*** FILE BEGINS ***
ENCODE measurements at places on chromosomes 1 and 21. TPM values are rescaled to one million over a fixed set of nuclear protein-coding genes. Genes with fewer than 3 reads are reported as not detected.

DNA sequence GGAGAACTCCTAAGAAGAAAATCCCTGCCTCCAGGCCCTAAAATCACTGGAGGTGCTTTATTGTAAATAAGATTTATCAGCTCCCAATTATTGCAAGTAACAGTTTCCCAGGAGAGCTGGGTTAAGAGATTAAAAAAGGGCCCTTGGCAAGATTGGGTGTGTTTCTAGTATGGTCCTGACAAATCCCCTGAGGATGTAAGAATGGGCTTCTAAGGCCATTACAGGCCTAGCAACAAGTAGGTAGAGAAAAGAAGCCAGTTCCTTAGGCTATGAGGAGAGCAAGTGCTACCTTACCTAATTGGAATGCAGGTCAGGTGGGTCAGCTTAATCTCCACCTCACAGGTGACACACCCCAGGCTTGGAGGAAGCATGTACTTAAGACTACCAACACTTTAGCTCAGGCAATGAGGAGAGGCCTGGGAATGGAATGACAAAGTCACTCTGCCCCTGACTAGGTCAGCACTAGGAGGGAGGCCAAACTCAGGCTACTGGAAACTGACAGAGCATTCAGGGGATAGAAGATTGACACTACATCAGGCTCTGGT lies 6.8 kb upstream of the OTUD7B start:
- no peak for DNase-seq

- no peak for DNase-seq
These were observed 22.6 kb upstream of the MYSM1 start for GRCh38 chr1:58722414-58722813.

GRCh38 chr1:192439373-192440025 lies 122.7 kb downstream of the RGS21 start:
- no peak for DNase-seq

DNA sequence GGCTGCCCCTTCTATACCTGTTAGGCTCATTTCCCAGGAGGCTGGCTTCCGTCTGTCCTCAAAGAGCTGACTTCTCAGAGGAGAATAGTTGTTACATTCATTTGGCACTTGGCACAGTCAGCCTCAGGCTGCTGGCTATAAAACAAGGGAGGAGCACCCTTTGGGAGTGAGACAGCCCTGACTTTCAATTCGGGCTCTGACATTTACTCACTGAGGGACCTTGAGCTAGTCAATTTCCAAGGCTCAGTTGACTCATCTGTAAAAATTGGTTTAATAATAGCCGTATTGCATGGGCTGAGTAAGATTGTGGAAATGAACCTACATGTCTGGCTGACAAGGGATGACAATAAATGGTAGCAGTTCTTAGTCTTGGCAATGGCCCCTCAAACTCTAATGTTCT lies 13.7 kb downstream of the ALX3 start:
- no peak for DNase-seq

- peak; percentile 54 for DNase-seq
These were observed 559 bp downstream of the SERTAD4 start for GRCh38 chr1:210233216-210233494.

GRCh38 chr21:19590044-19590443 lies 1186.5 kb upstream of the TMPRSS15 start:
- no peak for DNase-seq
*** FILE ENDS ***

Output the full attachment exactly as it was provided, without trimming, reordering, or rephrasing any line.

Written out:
ENCODE measurements at places on chromosomes 1 and 21. TPM values are rescaled to one million over a fixed set of nuclear protein-coding genes. Genes with fewer than 3 reads are reported as not detected.

DNA sequence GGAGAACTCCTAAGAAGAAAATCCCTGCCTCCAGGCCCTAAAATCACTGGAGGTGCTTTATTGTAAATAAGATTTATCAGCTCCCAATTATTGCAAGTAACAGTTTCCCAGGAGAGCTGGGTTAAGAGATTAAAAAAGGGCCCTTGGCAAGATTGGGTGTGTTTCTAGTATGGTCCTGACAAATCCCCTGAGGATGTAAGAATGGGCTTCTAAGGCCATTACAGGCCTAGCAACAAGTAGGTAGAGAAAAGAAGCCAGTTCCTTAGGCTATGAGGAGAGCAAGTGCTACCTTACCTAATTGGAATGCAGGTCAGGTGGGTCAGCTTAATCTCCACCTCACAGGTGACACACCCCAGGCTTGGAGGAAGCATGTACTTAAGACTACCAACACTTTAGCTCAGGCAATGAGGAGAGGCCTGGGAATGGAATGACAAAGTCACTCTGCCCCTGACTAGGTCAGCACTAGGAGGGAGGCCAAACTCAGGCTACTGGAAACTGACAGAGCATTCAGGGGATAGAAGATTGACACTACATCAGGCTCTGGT lies 6.8 kb upstream of the OTUD7B start:
- no peak for DNase-seq

- no peak for DNase-seq
These were observed 22.6 kb upstream of the MYSM1 start for GRCh38 chr1:58722414-58722813.

GRCh38 chr1:192439373-192440025 lies 122.7 kb downstream of the RGS21 start:
- no peak for DNase-seq

DNA sequence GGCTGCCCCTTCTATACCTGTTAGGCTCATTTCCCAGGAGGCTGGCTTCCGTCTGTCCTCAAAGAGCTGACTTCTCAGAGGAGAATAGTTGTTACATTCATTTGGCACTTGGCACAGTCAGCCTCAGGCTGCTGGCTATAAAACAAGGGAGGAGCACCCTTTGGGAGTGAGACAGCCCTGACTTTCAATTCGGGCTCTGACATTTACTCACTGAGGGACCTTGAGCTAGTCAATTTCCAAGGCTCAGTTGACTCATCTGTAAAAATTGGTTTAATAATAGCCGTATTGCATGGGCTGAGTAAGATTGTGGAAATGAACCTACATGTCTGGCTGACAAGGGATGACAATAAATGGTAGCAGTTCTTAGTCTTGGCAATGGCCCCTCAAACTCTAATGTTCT lies 13.7 kb downstream of the ALX3 start:
- no peak for DNase-seq

- peak; percentile 54 for DNase-seq
These were observed 559 bp downstream of the SERTAD4 start for GRCh38 chr1:210233216-210233494.

GRCh38 chr21:19590044-19590443 lies 1186.5 kb upstream of the TMPRSS15 start:
- no peak for DNase-seq